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180 Degrees Latest News...
Dec 8th, 2011 | Second Chance Day 2012
Sept 17, 2010 | IOC Workshop
Justice Forum 2009
Share a Story, Impact Policy
Public Employment: Consideration of Criminal Records
Alternatives to Detention Making Headway
Find better ways to keep kids out of jail
Experiment Yields Drop in Juvenile Detention
In 2007, 180 Degrees, Inc.ís Adult Residential Program served over 250 men re-entering communities from prison. Of the over 250 men who enter 180 Degrees, Inc. residential program over 60% graduate from the sixty day program with both employment and housing.
Since 1973, 180 Degrees, Inc. has served men re-entering communities from correctional facilities in our residential half-way house program. Each year over 200 men walk through the doors, on their way to a fresh start in the community. Not all of them succeed, but those who do are re-entering their communities with steady employment, sobriety and a stable place to live. 180 Degrees, Inc.ís goal is to offer accountability, support and opportunity to residents. The transition from a secure locked facility often proves the most difficult time for offenders. By holding offenders accountable while helping create opportunities, 180 Degrees, Inc. helps ensure public safety.
Residential client volunteering at soup kitchen
The length of stay for most residents is 60 days. To successfully graduate from the sixty-day program clients must maintain sobriety, obtain employment and find approved, adequate housing. Approximately 70% of clients who participate in 180 Degrees, Inc.ís residential program find employment and housing.back to top
Non-Residential Alternative Program (NAP)
NAP is a non-residential program for males and females on parole or probation. The purpose of NAP is to provide a short-term community alternative to residential placement or revocation for clients under community correctional supervision. The program is a sixty day community accountability program. NAP provides an additional layer of supervision, structure, and monitoring for clients who are experiencing difficulties in the community, but whose circumstances do not warrant a long term, costly correctional response. NAP staff provide daily case management and accountability. NAP Case Managers help clients with employment and sobriety through community referrals and individualized support. NAP staff offer face-to-face day reporting contacts, employment assistance through referral, job leads, mock interviews, and employment retention support, employment verification and monitoring of attendance, community resource referrals, random UAís and BAís, and curfew monitoring.back to top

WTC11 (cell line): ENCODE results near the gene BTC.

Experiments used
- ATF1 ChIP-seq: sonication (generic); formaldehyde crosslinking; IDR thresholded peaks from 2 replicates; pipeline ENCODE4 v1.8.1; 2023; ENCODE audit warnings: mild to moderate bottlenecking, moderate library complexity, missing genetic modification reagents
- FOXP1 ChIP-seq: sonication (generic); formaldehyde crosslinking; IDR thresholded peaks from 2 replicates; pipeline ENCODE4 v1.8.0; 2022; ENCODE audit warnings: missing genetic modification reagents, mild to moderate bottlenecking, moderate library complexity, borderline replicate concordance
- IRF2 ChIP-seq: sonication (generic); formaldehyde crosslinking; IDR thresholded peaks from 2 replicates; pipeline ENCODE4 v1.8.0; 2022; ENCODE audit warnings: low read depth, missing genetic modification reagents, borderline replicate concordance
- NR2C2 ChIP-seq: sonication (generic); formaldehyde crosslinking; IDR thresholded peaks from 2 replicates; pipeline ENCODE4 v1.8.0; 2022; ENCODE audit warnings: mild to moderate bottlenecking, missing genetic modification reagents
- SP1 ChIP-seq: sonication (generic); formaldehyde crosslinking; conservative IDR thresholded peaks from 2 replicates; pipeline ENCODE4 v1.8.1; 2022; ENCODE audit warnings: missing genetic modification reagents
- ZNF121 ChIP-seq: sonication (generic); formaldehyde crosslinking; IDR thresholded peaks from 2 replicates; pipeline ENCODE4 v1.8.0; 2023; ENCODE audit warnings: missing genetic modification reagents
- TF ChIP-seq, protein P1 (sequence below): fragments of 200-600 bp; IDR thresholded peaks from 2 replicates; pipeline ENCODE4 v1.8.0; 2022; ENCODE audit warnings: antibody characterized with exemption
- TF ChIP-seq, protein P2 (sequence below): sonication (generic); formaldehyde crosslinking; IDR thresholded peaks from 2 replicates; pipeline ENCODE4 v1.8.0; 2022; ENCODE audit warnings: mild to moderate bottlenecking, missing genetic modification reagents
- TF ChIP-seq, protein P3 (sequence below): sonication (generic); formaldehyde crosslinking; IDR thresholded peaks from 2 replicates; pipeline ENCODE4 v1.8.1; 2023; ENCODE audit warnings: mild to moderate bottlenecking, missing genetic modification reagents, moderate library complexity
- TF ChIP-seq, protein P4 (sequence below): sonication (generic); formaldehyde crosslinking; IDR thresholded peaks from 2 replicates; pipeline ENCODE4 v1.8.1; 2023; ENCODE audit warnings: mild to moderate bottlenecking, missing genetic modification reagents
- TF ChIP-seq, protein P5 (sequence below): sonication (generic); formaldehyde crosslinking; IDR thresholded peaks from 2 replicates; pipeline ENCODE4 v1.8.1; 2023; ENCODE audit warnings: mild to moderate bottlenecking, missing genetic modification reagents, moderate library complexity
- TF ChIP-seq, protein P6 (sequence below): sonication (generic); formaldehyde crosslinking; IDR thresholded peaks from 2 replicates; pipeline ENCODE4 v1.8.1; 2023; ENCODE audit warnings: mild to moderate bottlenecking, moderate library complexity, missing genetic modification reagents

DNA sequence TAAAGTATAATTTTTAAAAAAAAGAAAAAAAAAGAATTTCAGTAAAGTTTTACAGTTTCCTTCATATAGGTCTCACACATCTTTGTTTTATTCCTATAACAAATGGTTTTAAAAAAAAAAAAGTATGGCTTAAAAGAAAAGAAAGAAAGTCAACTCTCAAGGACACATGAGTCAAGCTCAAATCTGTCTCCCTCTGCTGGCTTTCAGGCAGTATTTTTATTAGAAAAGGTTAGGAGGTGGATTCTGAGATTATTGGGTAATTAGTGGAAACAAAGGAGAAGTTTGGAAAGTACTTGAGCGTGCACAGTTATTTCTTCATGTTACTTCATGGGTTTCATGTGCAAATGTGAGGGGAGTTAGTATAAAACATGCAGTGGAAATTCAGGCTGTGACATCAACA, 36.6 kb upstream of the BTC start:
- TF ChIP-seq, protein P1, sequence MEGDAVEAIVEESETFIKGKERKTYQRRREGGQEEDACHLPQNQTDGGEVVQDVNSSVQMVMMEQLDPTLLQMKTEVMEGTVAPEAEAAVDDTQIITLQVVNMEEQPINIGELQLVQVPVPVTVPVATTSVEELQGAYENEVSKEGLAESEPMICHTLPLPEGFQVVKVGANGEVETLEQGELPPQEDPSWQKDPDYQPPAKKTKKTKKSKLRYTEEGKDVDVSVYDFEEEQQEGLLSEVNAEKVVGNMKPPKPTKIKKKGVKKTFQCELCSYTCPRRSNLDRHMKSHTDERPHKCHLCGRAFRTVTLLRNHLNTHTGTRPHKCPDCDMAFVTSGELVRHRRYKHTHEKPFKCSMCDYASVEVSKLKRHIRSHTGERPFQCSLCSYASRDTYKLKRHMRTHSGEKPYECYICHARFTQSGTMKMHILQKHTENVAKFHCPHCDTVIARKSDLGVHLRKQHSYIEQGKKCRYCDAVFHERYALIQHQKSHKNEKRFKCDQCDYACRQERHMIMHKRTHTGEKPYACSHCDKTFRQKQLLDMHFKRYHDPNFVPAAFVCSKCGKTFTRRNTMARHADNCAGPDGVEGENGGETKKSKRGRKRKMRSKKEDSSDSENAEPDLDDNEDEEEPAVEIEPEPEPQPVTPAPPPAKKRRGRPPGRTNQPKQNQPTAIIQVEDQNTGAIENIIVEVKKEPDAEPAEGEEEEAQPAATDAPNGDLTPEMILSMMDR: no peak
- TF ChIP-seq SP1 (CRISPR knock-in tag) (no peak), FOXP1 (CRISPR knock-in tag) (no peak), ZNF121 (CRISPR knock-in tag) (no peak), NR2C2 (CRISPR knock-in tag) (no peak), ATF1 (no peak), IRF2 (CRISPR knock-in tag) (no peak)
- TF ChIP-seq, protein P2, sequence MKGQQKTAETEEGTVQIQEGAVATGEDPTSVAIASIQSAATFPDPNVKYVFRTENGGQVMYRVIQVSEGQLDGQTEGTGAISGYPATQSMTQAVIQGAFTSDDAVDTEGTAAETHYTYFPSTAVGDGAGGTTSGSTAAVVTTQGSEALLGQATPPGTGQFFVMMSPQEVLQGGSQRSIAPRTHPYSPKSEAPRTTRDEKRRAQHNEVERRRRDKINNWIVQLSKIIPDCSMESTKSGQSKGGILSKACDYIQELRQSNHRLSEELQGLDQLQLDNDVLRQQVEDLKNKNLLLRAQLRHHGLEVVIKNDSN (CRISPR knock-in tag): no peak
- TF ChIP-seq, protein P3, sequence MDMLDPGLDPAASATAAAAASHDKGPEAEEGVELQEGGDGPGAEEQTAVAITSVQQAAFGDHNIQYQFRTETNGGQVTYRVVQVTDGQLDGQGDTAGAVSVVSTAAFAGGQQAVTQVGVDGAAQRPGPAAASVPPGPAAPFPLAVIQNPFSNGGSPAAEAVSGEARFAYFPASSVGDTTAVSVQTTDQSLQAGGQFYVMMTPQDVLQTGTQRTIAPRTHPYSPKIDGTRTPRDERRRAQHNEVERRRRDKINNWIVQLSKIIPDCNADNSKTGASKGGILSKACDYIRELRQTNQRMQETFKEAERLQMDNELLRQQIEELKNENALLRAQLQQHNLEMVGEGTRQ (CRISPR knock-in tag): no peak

Offender Employment and Housing Services
SKILLS OFFENDERS NEED IN THE COMMUNITY (SONIC)
180 Degrees, Inc.ís SONIC program provides services to individuals re-entering the community from correctional facilities and other residents from the community facing barriers to employment and housing as a result of a criminal conviction. In the last twenty years Minnesotaís penal population has increased four-fold. The expansion of the penal population has resulted in increasingly large numbers of individuals returning to communities with limited job skills and employment history. The vast majority of these ex-offenders are returning to communities least equipped to absorb this growing population.
Employment is crucial to the successful re-entry of the formerly incarcerated population. Employment not only provides economic opportunity, but also serves as a crucial mechanism of socialization and pro-social connection. Employment creates stability for individuals and the communities to which they return. Mutual bonds of assistance are fostered when employment is secured.
Many SONIC clients are re-entering the community after spending time incarcerated or placed out of the home. They have limited work histories and are often prime candidates for entry level and manual labor jobs where they can develop a work history and establish pro-social connections within the community. This effort to help both juvenile and adult ex offenders develop the skills, jobs, and homes they need to be successful in the community is consistent with the good work already being done in both cities. We recognize that many ex offenders are re- entering the greater metropolitan area. To the extent that we help them succeed in maintaining a law-abiding life style, we contribute to greater public safety.back to top